This article originally appeared in the March 2014 issue of Smart Business Philadelphia magazine.
Companies are valued based on a formula that takes into account cash flow and the multiple that a buyer would be willing to pay. Increasing the value of a business amounts to finding ways to affect those two factors.
“Certain businesses, like a developer investing in land, are valued based on how much their assets are worth. But 90 percent of companies are valued based on their cash flow. So you need to increase cash flow if you want to increase the value of the business,” says Mario O. Vicari, a director at Kreischer Miller.
Smart Business spoke with Vicari about how owners can make businesses more valuable.
What is the formula for determining the value of a company?
Essentially, the two components are how much cash flow the company produces and what multiple a buyer will pay. At a very basic level, a business with a cash flow of $100,000 that finds a buyer willing to pay a five multiple would be worth $500,000.
The multiple is based on the risks associated with the cash flow, which is principally concerned with how sustainable and predictable it is. If a company derives its income from having to bid and win contracts, that cash flow is difficult to predict. A business that has more repeatable revenue, like a building maintenance contract that reoccurs every year, would represent a lower risk and a higher multiple.
What are some steps to take to increase cash flow?
Consider ways to increase revenues, lower costs, or both. At the highest level, that involves looking at your sales plan and marketing programs. Where are the best opportunities for sales growth? Can you sell different things to your existing customers through line extensions or take market share by attracting new customers through a targeted marketing effort or geographic expansion? Pricing and margins are also a significant consideration because sales growth without appropriate margins will not create value in the business, since cash flow will not increase. On the cost side, some consideration should be given to your cost of sales and making sure that your direct costs are optimized and throughput is high. Overheads should also be looked at closely to ensure that costs are optimal to support the sales growth the company is targeting. Overheads can be tricky, since a reduction has a direct impact on the current year cash flow but too much cutting can affect the business’s ability to grow in the future.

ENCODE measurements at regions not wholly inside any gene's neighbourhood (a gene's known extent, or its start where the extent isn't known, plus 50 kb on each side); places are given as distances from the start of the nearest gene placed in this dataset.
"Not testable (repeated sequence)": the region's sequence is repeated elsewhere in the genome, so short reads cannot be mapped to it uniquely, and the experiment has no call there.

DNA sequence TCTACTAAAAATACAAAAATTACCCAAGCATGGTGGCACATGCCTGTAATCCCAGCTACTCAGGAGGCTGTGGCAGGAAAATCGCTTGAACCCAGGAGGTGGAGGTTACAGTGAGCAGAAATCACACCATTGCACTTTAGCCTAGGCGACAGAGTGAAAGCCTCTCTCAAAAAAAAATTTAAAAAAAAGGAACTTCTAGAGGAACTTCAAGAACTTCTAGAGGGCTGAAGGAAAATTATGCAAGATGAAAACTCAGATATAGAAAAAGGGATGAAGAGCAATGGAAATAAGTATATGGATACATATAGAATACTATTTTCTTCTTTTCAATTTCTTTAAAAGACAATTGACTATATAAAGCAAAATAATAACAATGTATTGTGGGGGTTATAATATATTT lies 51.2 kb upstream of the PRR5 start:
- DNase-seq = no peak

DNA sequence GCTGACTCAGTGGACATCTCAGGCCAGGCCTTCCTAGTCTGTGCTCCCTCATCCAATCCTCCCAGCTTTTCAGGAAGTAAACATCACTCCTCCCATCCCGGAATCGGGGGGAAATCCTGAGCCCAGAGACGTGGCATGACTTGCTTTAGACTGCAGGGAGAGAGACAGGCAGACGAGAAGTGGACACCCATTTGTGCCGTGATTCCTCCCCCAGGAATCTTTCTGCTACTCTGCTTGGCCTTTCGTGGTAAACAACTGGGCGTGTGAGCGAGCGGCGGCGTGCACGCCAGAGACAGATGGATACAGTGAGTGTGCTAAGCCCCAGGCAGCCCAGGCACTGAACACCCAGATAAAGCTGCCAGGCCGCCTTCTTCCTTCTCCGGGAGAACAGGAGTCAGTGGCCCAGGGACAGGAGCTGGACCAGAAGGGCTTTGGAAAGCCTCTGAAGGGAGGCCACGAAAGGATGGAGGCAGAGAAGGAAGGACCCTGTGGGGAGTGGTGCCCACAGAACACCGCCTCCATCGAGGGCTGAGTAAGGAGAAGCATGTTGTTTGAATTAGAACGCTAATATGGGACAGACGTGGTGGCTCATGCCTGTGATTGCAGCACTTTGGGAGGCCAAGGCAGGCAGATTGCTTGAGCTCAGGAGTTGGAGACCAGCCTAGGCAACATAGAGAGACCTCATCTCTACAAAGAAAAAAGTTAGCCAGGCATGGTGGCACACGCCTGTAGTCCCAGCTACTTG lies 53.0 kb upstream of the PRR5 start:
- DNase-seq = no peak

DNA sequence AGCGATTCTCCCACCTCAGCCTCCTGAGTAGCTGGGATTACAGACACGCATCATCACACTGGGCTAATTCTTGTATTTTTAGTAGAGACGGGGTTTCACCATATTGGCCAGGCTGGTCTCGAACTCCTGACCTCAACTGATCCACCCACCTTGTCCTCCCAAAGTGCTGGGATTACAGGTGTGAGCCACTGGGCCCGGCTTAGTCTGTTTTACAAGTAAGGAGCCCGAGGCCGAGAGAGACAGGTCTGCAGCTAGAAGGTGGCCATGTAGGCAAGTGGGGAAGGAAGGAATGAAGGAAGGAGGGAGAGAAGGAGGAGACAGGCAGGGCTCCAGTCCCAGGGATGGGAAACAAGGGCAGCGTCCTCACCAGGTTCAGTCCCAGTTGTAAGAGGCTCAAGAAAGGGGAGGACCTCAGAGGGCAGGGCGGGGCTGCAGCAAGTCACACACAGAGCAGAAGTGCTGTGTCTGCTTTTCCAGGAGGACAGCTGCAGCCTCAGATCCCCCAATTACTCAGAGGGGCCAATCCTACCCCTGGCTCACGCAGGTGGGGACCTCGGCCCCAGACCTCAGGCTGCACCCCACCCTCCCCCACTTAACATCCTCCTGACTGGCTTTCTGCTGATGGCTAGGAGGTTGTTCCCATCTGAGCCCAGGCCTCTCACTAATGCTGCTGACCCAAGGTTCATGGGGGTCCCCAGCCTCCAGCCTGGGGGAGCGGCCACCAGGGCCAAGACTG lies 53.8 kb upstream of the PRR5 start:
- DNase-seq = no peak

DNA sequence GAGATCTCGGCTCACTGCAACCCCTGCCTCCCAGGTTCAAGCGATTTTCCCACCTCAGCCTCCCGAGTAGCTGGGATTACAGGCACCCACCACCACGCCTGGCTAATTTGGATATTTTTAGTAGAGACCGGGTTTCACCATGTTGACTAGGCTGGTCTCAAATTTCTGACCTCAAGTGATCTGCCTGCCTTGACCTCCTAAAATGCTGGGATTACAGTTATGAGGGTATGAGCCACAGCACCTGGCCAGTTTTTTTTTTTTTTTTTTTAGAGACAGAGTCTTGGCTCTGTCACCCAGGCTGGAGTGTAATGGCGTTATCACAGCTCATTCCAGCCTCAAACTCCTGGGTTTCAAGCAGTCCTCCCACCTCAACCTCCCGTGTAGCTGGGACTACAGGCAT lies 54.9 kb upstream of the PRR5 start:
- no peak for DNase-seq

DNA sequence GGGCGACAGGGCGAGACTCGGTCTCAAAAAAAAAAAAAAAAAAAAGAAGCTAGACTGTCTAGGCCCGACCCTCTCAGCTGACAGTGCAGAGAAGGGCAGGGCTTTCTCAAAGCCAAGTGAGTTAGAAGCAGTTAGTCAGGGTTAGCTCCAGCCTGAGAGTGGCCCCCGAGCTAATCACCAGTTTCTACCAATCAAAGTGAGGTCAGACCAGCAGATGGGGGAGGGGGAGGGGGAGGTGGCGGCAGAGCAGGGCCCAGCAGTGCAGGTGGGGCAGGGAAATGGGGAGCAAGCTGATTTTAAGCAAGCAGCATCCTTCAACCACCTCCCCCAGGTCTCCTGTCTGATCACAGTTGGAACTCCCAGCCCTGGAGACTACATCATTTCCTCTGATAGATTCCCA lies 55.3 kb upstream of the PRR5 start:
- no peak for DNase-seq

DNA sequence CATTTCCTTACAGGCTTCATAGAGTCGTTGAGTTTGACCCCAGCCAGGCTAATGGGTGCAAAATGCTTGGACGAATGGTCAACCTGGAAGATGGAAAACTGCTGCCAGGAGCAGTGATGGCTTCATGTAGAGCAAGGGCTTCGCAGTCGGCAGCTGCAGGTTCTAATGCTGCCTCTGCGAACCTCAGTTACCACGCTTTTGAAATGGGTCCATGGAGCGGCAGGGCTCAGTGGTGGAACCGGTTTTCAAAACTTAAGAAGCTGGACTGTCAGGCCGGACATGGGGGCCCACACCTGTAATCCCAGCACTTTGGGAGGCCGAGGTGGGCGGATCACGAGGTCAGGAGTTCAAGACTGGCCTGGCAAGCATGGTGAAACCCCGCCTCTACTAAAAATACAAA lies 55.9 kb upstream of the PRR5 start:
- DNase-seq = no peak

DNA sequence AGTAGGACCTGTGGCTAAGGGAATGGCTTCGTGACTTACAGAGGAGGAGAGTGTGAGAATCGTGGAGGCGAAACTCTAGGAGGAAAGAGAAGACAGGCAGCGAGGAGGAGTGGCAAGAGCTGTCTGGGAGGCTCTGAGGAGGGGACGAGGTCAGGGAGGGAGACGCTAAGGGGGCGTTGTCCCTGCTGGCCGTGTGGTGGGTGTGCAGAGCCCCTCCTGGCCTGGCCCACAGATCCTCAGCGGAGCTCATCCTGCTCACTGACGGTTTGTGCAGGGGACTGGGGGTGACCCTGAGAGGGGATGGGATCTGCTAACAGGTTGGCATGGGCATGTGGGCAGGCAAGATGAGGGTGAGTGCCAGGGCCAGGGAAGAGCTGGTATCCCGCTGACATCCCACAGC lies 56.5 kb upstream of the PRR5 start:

It comes down to how you manage your income statement, and how you drive net income through some combination of growth and more efficient use of resources.
How can a business owner lessen risk and increase the multiple?
There are several things an outside party will look at when considering risk associated with a business’s cash flow. If your customer base or product line is not diversified, that’s a much riskier situation because the loss of one big customer or a product would significantly affect the cash flow. If that’s the case, you should consider how to diversify your customer list and product offerings to manage that risk. Supplier concentrations can also increase risk and, where possible, you should diversify your supply chain.
An often overlooked risk is the depth and breadth of the management team and whether you have a succession plan. A company might have good cash flow, but if too much responsibility revolves around the owner it’s not going to be worth as much because it’s not sustainable if the owner were not there. Good management systems and qualified staff can add a lot of value to a company because they increase the likelihood of the cash flow being sustainable. Lastly, there is one element that fits into both cash flow and risk categories — utilization of assets. If you can turn over assets like receivables and inventory in 60 days instead of 90, that means you need less money to finance those assets and your cash flow increases. Additionally, efficient utilization of fixed assets also is important because a company has more cash flow and is more valuable if its reinvestment rate in fixed assets is lower.
For most private companies, the business is the owner’s primary asset. We encourage business owners to look at the business as an investor would and think about these value drivers so they can ensure they are increasing the value of their biggest asset. ●
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